Every day there is new history to be learnt. What was the status quo regarding Italian prisoners of war in December 1940 and January 1941? Probably, strategic planning and availability of sites would have determined the flow of prisoners. Which groups of Italian prisoners of war were sent to Egypt and which group of prisoners went to Palestine?
Sidi el Barrani Italian prisoners of war were sent to Palestine and ‘some’ Bardia Italians joined them. With 38,300 Italian captured at Sidi el Barrani and thousands of allied army forces marshalling in Egypt, for the continued assault westward through Libya, these first prisoners were sent to Palestine. [Palestine was a Protectorate of the British Government: British Mandate of Palestine] Latrun Prisoner of War camp was constructed in three days.
Paolo Reginato records in his libretto some details of his time from Sidi el Barrani to Latrun Palestine:
I was taken prisoner [11 December 1940] with almost the entire division. For 4 days we stayed in the desert (four days to remember), on the 15th [December] we left in column towards Marsa Matruh and on the 16th we left for Alexandria, here we stayed until 21st day when I was transported to the port and I was embarked. On the Egiziano Ethiopia ship we left for Palestine and on the 24th we arrived in Haifa where we also passed ‘il bel giorno di Natale’. On the 30th we left and arrived in Latrum [Latrun] to a great concentration camp where we remained until 14th June 1941.
Australian war photographer Damien Peter Parer and Frank Hurley captured the events described by Paolo Reginato through the lens of their cameras and newspaper articles recount the movements of Italian POWs:
Column of Italian Soldiers: Sidi el Barrani
13th December 1940 SIDI BARRANI – A STREAM OF PRISONERS NEARLY TWO MILES LONG CAME INTO SIDI BARRANI FROM THE SOLLUM AREA, THERE TO AWAIT TRANSHIPMENT TO PRISON CAMPS. (AWM Image 004436 PHOTOGRAPHED BY F. HURLEY).
Arrival at Alexandria Egypt
31st December 1940 Alexandria, Egypt. Italian prisoners being put ashore from an RAN destroyer.(AWM Image 005002/05 Photographer Damien Peter Parer)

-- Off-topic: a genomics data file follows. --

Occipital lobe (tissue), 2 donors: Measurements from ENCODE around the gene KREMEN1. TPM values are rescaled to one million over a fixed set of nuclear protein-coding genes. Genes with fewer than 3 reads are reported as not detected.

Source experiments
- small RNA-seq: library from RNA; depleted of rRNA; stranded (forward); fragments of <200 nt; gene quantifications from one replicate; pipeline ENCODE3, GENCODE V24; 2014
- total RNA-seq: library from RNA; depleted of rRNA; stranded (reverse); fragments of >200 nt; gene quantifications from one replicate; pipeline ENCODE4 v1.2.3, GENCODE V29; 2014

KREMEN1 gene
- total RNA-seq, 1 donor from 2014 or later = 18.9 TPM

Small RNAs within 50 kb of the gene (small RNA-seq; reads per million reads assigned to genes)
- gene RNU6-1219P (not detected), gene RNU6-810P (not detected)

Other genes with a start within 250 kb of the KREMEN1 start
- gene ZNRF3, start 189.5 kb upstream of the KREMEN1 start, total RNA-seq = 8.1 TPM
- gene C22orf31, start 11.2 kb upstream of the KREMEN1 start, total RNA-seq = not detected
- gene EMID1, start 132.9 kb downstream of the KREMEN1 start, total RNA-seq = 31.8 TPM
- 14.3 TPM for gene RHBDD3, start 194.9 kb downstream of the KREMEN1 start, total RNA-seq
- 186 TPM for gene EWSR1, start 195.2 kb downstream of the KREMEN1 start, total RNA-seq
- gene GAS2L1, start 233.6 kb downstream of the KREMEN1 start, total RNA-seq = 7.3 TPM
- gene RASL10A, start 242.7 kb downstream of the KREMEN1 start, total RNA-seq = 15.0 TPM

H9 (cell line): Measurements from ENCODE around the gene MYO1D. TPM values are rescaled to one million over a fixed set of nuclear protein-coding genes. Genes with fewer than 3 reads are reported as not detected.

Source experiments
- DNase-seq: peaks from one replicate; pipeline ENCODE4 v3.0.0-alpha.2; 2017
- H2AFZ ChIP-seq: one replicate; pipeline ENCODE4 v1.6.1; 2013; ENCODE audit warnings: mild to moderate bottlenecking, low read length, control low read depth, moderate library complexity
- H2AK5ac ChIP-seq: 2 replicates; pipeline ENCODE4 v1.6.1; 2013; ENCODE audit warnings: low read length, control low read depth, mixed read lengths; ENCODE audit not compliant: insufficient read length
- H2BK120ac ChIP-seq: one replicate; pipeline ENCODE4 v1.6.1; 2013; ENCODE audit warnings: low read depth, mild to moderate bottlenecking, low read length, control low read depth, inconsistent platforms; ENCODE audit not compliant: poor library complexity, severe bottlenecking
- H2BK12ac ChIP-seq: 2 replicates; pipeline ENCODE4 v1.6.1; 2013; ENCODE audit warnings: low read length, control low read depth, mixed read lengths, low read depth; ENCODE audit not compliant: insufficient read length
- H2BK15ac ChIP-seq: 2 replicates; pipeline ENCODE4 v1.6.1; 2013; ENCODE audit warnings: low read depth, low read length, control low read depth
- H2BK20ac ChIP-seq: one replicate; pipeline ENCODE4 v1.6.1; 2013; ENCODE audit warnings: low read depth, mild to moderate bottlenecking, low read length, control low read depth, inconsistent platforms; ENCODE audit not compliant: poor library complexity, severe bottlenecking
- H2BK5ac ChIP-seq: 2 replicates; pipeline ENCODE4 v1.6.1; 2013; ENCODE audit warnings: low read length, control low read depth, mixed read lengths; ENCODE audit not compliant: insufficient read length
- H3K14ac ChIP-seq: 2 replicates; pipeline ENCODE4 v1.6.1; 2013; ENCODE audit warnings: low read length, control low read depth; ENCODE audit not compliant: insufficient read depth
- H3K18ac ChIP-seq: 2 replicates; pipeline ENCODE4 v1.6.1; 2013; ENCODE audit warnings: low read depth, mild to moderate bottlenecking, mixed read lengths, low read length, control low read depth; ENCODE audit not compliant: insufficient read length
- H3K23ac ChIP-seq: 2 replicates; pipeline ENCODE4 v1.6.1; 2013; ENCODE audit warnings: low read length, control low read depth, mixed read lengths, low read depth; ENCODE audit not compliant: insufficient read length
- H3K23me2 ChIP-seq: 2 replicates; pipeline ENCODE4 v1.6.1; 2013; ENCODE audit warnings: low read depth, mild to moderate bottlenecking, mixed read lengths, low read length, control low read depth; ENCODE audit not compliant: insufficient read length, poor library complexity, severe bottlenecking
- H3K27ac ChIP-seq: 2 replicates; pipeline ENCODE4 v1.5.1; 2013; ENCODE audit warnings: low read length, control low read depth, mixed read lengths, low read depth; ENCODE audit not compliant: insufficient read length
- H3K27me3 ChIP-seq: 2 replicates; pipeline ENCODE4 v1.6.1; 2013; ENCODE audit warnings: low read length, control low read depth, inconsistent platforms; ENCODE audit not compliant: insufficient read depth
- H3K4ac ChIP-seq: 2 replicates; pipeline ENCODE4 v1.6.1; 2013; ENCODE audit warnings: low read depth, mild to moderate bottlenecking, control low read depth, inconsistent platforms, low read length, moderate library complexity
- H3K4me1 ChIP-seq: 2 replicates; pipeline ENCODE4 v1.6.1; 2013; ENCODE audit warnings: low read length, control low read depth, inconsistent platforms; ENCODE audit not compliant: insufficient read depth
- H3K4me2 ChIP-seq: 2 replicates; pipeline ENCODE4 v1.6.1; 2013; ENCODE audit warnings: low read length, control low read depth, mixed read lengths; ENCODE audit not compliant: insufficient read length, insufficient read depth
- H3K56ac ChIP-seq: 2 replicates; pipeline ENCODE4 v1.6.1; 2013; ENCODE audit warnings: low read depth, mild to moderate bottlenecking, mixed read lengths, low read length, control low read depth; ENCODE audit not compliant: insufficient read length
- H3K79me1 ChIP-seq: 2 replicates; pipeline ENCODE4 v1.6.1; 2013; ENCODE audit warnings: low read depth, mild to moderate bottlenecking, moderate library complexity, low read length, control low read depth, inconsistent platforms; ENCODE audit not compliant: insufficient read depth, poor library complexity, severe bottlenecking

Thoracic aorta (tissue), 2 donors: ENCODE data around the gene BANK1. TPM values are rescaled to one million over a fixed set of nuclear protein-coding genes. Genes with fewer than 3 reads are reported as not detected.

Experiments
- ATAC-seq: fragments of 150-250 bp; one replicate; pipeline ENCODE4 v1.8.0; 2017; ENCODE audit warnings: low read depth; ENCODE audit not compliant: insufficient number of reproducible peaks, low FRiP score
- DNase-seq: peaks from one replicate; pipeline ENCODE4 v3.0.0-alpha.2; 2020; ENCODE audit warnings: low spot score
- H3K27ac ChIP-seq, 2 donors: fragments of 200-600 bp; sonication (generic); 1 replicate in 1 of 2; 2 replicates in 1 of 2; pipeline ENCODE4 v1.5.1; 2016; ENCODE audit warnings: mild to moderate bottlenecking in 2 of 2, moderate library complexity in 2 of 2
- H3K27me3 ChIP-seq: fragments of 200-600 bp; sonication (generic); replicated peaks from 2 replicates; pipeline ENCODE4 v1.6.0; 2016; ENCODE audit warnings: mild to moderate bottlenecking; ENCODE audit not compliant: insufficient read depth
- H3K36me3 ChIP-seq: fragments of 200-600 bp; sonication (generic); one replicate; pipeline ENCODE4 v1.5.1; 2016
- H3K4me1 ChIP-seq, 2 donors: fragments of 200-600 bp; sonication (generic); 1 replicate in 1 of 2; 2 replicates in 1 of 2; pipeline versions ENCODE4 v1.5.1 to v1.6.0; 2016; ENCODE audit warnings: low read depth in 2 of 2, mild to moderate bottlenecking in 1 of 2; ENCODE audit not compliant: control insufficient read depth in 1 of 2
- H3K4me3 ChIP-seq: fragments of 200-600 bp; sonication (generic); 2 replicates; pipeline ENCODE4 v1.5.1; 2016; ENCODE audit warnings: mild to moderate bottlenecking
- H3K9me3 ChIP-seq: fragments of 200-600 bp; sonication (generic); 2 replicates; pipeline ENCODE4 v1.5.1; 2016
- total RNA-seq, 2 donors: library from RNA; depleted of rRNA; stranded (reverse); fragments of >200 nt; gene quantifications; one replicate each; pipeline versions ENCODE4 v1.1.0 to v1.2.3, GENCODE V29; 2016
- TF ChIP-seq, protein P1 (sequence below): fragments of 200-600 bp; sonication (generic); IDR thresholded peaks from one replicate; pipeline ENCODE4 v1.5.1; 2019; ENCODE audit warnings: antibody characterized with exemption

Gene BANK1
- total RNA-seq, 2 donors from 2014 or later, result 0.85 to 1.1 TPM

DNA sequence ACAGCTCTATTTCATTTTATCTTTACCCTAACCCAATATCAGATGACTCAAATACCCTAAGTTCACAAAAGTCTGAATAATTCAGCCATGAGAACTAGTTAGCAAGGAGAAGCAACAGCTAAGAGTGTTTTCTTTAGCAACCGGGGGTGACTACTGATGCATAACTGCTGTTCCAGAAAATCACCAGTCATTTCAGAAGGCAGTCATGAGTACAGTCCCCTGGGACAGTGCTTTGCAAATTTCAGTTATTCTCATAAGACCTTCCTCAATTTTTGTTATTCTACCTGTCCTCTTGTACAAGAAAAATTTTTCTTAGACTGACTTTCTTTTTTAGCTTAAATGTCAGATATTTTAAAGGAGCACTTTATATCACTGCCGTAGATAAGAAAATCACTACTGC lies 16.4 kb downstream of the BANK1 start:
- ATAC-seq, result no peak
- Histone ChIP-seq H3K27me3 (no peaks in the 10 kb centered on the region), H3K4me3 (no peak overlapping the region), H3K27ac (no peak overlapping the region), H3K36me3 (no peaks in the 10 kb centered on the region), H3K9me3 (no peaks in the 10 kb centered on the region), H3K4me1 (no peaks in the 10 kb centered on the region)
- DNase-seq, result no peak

Arrival at Haifa Palestine
The featured photo also records the arrival of Italian Prisoners of War to Haifa including the injured:[ 20th December 1940 HAIFA – A BRITISH CORPORAL AND A PRISONER ASSIST A SLIGHTLY DISABLED PRISONER TO THE TRAIN. (AWM Image 004607 NEGATIVE BY D. PARER)].
20th December 1940 HAIFA, PALESTINE. AUSTRALIAN TROOPS DISHING OUT ITALIAN PRISONERS’ FIRST MEAL IN PALESTINE. (AWM Image 004605 NEGATIVE BY DAMIEN PARER).
Haifa to Latrun via Yesodot
Italian POWs, captured by the British in North Africa, arrive at Wadi Sarar [name of train station] in Palestine near Yesodot. Latrun is 14 km east of Wadi Sara [Wady Sarar] train station. Alighted from trains, the Italian prisoners of war were fed. They were then assembled and from the photographic records, it appears that they walked to Latrun. Injured POWs were loaded in ambulances.
Contrary to popular belief, winter in Palestine can be quite cold; both Italians and British are wrapped in their winter coats. Wady Sarar Dec 21, 1940. [Library of Congress Matson Collection: Eric and Edith Matson]
21st December 1940 Men Eating on Ground Wady Sarar [Library of Congress Matson Collection: Eric and Edith Matson]
21st December 1940 Men Gathered in a Field Wady Sarar [Library of Congress Matson Collection: Eric and Edith Matson]
To Latrun Palestine
Information about the Prisoner of War camp at Latrun is scare. Without Paolo Reginato’s mention of Latrum [Latrun], it is doubtful the location of this camp would be known. [Notice the absence of town name in the articles below.] In 1940, Latrun was used for 3 months as a training camp for Polish soldiers. It is better known for a series of battles between Israel Defense Forces and the Jordanian Arab Legion in 1948.
1940 ‘ITALIAN PRISONERS.’, The West Australian (Perth, WA : 1879 – 1954), 26 December, p. 5. , viewed 24 Aug 2019, http://nla.gov.au/nla.news-article47299778
1940 ‘Drawing In On Bardia’, The Daily Telegraph (Sydney, NSW : 1931 – 1954), 23 December, p. 1. , viewed 24 Aug 2019, http://nla.gov.au/nla.news-article248827242
Christmas Mass In Jerusalem 1940
The distance between Latrun and Jerusalem is 35 km.
1941 ‘Italian Prisoners Hear Christmas Mass in Jerusalem.’, Catholic Freeman’s Journal (Sydney, NSW : 1932 – 1942), 17 April, p. 13. , viewed 24 Aug 2019, http://nla.gov.au/nla.news-article146369616